120 and 220 to 240 volts.
Horsepower 115 volts 200 volts 208 volts 230 volts
¼ 5.8 3.3 3.2 2.9
½ 9.8 5.6 5.4 4.9
¾ 13.8 7.9 7.6 6.9
1 16 9.2 8.8 8.0
1½ 20 11.5 11 10
2 24 13.8 13.2 12
3 34 19.6 18.7 17
5 56 32.2 30.8 28

3.5.3 PV Panel Selection and Array Layout

In designing a PV system, its sizing is the basic and most important parameter
needed to produce the desired output power. The formulas used are discussed in the
succeeding sections.
The require PV module area APV (m²) can be calculated from the chosen nominal PV
power using the formula:

Ppv
Apv = (10)
ηpv

Where:
ɳpv = efficiency of modules at STC
Ppv = Nominal PV power in kW
Ppv
Ppeak = PSH (11)

Where:
Ppv = PV rated power
PSH = Peak Sun Hours

27
3.5.3.1 Solar Insolation

Solar insolation data can be found at actually Atmospheric Science Data


Center which is sponsored and maintained by NASA (National Aeronautics and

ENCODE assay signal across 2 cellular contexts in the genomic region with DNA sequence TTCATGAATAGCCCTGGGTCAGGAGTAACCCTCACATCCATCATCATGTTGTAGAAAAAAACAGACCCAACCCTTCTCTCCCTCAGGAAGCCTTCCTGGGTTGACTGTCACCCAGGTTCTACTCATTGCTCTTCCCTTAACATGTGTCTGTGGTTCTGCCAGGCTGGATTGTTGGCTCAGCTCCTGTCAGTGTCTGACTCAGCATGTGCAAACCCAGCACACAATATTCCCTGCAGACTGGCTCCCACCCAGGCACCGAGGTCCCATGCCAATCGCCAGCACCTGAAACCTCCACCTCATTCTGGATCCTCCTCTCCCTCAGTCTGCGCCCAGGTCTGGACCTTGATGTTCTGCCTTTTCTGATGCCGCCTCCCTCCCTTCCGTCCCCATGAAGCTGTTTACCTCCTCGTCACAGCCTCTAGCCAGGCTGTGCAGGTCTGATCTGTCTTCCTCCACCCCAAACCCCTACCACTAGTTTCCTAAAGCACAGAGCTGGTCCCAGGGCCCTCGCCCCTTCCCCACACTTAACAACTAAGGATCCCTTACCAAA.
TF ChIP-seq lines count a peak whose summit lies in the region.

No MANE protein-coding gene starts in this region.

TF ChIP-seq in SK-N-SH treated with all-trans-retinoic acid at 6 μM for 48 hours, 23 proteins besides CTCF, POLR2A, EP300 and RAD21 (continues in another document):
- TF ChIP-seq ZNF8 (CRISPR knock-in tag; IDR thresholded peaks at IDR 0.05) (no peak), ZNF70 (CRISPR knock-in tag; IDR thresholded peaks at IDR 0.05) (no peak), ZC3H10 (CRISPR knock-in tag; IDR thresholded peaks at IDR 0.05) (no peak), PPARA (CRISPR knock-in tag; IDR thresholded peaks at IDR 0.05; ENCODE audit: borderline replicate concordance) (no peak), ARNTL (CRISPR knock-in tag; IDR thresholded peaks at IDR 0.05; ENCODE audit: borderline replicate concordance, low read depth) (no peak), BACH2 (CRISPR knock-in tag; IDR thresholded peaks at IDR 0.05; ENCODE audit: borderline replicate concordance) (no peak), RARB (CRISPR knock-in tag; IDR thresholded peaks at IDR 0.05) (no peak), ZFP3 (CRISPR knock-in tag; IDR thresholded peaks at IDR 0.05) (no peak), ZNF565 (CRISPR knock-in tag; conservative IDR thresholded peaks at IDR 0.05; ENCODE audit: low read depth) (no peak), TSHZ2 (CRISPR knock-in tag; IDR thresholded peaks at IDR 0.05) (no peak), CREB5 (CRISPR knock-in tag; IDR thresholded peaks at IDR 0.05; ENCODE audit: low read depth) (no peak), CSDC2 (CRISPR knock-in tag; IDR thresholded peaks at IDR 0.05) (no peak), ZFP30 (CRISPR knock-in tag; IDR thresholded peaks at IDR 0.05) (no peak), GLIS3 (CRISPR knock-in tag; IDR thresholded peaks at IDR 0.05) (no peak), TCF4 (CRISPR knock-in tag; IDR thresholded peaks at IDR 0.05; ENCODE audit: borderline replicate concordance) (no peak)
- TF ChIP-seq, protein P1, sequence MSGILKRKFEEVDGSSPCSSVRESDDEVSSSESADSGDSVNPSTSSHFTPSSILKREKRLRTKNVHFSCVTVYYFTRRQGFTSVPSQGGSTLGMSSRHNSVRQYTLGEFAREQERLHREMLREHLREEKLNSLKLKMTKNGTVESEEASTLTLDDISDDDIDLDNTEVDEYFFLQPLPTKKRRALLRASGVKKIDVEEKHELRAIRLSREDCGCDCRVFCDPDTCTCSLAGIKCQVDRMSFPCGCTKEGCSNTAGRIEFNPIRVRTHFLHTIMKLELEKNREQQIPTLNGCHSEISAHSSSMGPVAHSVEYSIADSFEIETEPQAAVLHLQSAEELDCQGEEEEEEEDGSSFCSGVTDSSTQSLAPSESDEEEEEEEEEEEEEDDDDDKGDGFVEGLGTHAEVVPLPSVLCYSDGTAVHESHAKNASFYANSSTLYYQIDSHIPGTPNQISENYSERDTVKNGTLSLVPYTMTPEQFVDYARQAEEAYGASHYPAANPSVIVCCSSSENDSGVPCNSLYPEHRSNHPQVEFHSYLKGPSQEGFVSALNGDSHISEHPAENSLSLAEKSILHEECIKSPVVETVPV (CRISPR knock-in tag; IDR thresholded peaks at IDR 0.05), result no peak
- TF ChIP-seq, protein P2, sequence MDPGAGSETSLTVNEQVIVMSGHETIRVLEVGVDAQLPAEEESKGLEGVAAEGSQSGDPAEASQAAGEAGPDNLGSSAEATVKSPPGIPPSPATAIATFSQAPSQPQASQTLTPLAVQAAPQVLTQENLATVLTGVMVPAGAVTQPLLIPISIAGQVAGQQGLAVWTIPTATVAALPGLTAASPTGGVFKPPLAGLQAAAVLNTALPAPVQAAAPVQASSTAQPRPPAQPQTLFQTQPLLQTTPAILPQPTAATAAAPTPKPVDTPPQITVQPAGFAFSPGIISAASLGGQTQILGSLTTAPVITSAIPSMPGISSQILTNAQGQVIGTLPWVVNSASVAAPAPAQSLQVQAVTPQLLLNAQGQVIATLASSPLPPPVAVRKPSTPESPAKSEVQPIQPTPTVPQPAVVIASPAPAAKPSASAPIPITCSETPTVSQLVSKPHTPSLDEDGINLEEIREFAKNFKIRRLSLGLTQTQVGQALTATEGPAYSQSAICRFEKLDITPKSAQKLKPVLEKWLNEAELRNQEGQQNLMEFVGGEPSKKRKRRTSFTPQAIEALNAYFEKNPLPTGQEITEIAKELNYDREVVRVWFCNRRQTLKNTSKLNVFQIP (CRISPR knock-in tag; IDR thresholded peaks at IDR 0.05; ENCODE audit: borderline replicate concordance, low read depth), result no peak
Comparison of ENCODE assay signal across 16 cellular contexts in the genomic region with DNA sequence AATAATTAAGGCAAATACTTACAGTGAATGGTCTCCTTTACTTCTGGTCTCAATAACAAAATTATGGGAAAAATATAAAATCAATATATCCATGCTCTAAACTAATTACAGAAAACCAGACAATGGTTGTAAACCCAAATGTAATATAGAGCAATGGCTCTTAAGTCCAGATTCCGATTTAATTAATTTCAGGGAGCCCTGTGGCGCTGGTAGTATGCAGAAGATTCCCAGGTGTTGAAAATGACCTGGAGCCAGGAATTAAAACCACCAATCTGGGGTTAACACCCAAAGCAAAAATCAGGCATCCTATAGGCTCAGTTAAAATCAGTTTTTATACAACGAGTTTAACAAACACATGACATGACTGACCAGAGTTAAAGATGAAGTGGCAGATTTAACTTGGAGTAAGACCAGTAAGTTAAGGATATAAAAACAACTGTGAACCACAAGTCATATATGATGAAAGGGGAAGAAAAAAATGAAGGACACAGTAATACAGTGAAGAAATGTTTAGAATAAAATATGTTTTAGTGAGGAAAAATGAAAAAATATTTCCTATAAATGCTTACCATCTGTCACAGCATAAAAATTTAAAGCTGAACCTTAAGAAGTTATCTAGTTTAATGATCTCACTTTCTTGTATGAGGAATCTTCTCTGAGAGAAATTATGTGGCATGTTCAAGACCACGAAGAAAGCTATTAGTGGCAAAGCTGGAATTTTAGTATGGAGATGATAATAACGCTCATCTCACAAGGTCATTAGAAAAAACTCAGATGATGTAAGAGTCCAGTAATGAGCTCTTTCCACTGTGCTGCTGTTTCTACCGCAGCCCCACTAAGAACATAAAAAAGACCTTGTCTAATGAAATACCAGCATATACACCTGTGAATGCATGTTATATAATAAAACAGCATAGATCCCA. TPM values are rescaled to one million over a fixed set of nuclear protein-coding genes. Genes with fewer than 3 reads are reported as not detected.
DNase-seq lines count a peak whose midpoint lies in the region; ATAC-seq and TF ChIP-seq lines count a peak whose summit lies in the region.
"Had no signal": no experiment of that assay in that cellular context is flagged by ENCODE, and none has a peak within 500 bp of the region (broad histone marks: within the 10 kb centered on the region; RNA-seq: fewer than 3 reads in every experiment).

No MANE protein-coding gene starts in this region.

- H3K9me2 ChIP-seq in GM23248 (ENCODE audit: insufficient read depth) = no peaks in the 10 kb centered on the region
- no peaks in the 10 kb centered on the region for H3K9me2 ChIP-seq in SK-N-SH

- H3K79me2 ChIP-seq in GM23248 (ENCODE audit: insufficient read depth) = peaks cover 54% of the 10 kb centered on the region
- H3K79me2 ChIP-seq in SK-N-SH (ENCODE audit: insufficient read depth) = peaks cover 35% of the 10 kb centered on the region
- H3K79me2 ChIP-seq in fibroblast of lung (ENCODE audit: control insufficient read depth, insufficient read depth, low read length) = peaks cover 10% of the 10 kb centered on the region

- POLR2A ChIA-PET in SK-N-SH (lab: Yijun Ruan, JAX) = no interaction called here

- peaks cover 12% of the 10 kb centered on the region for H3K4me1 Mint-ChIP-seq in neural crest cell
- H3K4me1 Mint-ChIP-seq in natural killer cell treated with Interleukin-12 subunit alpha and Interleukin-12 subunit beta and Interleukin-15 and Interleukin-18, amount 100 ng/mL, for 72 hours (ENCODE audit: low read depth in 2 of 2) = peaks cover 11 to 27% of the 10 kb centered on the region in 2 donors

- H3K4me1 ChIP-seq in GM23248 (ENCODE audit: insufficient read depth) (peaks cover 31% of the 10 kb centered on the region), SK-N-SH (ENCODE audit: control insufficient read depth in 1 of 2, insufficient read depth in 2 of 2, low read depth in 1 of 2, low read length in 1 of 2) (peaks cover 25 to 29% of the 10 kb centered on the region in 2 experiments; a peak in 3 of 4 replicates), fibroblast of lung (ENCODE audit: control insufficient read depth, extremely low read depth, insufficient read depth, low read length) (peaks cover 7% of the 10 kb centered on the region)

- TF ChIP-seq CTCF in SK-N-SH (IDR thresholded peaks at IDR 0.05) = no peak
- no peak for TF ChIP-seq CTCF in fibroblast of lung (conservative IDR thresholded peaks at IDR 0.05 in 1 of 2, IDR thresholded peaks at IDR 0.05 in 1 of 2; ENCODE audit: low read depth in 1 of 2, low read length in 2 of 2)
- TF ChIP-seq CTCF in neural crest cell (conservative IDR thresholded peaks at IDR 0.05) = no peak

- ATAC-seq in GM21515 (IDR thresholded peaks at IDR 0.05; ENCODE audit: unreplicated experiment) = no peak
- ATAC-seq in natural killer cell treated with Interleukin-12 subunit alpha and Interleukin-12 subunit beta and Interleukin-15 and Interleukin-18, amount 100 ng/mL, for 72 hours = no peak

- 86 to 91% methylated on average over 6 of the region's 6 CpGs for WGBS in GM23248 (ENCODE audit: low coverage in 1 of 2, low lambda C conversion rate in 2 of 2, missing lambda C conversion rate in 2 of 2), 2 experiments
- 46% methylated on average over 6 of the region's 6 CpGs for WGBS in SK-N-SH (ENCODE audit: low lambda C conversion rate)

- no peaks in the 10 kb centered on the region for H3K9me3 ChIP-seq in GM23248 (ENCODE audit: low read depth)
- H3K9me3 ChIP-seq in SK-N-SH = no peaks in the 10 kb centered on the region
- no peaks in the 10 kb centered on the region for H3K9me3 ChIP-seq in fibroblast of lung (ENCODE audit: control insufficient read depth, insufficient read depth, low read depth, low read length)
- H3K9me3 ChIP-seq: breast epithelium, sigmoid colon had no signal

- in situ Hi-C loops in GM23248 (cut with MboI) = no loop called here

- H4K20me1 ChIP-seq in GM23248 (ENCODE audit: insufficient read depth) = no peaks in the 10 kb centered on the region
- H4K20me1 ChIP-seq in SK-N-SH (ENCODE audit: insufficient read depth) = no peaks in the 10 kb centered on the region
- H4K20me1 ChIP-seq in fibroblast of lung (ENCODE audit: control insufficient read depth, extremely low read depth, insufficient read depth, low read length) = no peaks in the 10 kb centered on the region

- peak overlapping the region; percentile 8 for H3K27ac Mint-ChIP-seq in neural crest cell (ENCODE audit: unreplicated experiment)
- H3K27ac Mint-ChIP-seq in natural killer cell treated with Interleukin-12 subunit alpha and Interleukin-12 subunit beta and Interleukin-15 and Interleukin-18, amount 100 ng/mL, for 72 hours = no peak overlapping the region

Space Administration). This center holds the data collected on various parameters of
atmosphere and earth. The Surface meteorology and Solar Energy division of this
center holds the data associated with Solar Energy. The following are the salient
features of this division. [11]
• Over 200 satellite-derived meteorology and solar energy parameters
• Monthly averaged from 22 years of data
• Data tables for a particular location
• Color plots on both global and regional scales
• Global solar energy data for 1195 ground sites

3.5.3.2 Efficiency

Efficiency of a PV device is the ratio of the electrical power output and the
solar irradiance input over the device area, expressed as a percentage:

Pmp
ɳ= (12)
ExA

Pmp = Imp x Vmp (13)


Where:
ƞ = efficiency
Pmp = maximum power rating (W)
E = solar irradiance (W/m2 )
A = surface area (m2 )
Imp = maximum power current
Vmp = maximum power voltage

3.5.3.3 PV System Sizing

PV systems are usually sized based on the average values of energy and power
needed, available solar radiation, and component efficiency.

28
Number of panel needed for the system can be calculated using the formula,

Load/day
Np = PSH x P (14)
pv

Where:
Np = number of panels
Ppv = PV rated power
PSH = Peak Sun Hours

3.5.3.4 Array Layout

Number of Modules in Series

In calculating the number of PV modules connected in series, a rated voltage